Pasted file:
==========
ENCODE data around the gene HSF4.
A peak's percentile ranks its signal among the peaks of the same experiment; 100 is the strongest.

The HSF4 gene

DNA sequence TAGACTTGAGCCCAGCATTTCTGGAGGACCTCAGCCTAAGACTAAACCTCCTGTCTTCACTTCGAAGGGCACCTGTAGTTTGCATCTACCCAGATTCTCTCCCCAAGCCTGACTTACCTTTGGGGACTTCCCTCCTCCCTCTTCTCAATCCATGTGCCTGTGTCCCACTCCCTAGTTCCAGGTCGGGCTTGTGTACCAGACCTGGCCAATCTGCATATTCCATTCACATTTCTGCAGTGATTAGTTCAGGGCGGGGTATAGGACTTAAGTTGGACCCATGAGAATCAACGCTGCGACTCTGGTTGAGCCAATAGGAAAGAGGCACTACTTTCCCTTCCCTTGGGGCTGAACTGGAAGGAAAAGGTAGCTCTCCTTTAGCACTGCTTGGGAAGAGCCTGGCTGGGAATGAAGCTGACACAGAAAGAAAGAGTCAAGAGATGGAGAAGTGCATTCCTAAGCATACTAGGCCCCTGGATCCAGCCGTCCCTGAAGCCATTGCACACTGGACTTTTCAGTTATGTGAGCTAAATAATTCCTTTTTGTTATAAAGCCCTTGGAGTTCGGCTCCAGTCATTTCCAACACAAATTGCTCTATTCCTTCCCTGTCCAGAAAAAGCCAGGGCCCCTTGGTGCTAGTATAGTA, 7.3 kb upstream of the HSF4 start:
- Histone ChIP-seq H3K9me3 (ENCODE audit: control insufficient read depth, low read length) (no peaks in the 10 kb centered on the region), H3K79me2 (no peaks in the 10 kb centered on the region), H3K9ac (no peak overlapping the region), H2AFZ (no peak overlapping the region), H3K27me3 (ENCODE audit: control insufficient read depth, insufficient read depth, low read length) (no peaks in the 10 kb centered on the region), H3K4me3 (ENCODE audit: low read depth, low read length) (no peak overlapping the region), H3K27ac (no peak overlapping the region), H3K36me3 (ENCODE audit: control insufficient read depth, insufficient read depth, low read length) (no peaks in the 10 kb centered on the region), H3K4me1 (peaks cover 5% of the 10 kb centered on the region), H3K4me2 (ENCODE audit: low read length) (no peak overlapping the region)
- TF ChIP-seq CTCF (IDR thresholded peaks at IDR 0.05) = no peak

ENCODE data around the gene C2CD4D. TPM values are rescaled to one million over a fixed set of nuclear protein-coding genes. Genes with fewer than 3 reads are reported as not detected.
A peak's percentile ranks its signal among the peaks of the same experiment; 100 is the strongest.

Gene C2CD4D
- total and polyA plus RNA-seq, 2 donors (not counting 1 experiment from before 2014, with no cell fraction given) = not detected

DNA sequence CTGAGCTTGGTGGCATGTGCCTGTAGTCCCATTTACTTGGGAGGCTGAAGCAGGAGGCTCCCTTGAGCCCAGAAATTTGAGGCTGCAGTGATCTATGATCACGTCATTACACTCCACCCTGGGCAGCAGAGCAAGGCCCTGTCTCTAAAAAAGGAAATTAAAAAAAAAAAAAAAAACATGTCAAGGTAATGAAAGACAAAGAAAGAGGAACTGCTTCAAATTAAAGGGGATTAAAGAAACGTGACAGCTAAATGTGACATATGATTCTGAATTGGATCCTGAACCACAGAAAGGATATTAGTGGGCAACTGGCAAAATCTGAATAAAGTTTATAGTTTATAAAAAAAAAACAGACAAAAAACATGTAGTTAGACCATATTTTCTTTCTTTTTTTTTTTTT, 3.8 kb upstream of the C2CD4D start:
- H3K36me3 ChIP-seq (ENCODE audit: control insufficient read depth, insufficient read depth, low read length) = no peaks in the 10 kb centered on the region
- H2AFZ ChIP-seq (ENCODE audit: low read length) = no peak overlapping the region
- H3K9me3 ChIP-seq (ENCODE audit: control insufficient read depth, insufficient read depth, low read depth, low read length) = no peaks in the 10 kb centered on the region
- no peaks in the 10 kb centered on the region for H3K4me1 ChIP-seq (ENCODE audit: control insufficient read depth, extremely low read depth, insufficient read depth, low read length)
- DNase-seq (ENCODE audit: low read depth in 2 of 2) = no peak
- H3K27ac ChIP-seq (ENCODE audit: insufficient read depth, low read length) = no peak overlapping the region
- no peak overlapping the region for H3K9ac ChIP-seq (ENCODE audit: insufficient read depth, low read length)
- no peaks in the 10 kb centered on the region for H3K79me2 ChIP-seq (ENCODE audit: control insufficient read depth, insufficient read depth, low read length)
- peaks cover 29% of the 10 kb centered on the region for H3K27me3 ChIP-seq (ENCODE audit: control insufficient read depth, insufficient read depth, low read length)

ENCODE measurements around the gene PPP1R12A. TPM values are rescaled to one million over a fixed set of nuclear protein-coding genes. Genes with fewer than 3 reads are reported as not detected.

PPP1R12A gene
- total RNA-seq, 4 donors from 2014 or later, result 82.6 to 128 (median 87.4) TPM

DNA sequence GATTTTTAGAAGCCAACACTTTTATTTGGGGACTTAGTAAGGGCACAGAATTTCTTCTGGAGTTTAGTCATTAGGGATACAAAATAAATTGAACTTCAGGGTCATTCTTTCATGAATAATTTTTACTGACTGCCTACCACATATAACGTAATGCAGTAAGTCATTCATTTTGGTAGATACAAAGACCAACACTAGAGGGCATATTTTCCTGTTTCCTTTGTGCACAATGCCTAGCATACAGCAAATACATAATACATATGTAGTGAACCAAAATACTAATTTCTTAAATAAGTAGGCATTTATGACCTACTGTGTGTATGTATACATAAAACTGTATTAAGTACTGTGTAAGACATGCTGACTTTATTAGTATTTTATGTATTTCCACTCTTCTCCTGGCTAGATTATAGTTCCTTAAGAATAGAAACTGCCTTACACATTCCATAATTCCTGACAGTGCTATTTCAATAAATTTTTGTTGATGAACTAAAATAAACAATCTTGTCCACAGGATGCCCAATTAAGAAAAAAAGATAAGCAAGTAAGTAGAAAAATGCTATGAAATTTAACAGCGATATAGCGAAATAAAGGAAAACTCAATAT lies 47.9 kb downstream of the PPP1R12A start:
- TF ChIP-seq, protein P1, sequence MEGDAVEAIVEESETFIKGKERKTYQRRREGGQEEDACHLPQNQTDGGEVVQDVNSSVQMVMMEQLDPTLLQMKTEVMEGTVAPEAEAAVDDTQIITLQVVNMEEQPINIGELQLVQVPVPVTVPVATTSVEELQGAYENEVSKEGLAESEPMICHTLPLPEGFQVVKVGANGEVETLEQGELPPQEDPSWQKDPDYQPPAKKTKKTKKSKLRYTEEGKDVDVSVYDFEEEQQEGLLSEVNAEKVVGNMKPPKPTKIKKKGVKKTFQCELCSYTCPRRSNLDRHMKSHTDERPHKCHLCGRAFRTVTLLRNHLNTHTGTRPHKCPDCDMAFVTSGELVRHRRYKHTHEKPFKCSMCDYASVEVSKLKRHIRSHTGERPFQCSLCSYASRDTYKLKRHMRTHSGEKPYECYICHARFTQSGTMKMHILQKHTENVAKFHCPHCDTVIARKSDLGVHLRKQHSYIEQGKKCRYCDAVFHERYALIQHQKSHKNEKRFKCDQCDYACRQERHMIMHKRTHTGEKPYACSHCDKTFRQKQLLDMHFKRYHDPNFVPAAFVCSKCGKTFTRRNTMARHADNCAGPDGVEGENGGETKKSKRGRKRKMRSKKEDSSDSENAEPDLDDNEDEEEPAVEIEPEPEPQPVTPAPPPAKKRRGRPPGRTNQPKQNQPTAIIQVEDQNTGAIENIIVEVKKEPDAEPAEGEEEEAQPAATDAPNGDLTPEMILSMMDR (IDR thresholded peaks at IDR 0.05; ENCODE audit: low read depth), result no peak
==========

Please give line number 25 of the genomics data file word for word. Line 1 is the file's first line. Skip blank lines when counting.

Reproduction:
- TF ChIP-seq, protein P1, sequence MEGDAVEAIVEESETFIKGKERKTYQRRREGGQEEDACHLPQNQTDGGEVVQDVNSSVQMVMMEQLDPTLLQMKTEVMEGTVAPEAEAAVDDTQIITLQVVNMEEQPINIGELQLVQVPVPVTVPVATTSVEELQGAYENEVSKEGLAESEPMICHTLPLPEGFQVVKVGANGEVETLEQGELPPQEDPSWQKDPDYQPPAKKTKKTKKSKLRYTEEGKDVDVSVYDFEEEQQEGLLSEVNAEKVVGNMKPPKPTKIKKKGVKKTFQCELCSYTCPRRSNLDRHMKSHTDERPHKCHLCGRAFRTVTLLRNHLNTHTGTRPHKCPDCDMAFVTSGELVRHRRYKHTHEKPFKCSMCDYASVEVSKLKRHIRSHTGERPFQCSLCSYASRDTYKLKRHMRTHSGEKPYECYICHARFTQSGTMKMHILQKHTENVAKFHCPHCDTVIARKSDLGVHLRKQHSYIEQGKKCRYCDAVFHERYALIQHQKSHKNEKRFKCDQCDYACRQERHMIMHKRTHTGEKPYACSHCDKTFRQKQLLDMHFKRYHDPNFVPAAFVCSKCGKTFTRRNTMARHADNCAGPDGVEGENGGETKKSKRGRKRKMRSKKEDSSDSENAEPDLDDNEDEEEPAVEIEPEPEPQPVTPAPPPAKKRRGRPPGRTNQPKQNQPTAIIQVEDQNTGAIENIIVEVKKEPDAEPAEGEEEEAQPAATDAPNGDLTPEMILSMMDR (IDR thresholded peaks at IDR 0.05; ENCODE audit: low read depth), result no peak